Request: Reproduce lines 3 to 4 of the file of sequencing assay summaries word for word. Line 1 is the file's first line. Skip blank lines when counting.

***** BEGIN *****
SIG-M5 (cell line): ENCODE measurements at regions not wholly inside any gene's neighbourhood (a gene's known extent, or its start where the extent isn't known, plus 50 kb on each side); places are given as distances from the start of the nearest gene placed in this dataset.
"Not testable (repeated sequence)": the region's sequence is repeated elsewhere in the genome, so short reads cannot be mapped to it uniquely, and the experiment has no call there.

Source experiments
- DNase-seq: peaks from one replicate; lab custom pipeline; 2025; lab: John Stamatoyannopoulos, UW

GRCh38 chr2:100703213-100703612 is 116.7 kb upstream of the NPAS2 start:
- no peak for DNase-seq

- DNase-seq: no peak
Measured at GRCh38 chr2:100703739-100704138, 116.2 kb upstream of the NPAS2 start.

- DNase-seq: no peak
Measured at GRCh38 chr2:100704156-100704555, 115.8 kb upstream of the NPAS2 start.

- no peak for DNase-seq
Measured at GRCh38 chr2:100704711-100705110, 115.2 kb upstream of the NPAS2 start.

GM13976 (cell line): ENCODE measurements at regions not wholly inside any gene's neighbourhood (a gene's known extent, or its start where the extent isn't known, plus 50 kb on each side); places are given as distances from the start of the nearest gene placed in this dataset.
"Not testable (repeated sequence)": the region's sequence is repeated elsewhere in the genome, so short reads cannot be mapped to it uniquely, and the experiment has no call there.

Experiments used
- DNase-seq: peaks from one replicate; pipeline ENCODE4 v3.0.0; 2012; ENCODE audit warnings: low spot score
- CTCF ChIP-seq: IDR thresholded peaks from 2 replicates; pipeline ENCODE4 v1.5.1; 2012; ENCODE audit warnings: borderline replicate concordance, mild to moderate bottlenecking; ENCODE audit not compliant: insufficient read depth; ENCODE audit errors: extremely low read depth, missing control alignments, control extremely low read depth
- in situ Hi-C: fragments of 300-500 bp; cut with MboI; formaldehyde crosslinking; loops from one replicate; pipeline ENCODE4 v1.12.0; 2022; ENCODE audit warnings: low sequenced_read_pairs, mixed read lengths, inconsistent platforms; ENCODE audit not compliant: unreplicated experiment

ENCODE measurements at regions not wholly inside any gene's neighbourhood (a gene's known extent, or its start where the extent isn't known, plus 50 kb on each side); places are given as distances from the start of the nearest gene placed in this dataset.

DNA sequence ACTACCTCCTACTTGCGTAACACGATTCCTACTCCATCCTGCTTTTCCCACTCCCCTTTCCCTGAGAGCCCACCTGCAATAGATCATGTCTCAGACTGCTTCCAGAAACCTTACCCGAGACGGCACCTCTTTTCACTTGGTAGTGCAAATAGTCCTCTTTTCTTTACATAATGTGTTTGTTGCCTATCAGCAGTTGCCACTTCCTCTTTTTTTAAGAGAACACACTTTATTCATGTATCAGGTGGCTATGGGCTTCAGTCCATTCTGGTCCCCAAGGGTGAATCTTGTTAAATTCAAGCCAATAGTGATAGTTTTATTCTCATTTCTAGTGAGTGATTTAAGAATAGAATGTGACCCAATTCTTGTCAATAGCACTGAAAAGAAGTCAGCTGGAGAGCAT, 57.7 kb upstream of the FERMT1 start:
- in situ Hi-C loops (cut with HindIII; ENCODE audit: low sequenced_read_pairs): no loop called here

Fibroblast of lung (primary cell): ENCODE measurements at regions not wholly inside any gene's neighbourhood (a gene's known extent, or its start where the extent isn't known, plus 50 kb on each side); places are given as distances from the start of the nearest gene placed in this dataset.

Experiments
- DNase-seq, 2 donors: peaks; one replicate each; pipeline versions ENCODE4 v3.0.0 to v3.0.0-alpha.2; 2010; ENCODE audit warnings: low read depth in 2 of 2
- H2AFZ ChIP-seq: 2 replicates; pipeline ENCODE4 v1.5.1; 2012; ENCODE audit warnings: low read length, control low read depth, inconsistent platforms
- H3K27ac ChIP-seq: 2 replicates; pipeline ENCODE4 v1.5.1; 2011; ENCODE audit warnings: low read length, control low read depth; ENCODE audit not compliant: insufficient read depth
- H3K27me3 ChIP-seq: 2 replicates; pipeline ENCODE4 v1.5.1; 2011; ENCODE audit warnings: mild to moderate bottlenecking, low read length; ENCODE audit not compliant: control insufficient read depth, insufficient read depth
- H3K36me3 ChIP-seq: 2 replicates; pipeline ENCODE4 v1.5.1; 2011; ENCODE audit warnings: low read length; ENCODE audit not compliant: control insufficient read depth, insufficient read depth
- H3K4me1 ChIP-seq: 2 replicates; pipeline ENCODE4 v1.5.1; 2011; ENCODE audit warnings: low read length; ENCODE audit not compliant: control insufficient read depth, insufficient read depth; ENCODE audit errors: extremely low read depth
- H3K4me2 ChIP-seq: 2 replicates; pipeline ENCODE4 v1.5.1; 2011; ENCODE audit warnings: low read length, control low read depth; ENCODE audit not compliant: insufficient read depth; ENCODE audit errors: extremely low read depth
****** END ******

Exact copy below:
Source experiments
- DNase-seq: peaks from one replicate; lab custom pipeline; 2025; lab: John Stamatoyannopoulos, UW